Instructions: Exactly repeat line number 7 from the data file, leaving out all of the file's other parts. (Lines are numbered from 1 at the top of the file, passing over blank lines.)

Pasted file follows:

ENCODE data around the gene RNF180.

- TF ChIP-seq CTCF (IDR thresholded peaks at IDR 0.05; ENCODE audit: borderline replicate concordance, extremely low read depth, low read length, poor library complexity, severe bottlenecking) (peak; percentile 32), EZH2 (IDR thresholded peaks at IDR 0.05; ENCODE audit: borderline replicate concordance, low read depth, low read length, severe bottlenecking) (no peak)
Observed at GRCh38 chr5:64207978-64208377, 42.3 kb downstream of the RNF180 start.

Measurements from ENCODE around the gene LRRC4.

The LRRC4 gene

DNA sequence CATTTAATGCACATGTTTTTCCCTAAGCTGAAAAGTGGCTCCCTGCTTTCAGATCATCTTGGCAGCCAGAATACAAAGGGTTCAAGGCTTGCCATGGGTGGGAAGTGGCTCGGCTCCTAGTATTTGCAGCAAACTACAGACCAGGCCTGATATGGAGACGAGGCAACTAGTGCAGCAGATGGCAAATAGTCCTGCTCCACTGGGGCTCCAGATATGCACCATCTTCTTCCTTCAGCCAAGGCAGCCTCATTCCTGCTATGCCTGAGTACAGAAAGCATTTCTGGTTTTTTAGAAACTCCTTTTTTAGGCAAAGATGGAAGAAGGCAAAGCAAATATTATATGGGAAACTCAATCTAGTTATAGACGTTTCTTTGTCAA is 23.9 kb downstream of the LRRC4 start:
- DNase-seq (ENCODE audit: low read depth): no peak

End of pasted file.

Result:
- DNase-seq (ENCODE audit: low read depth): no peak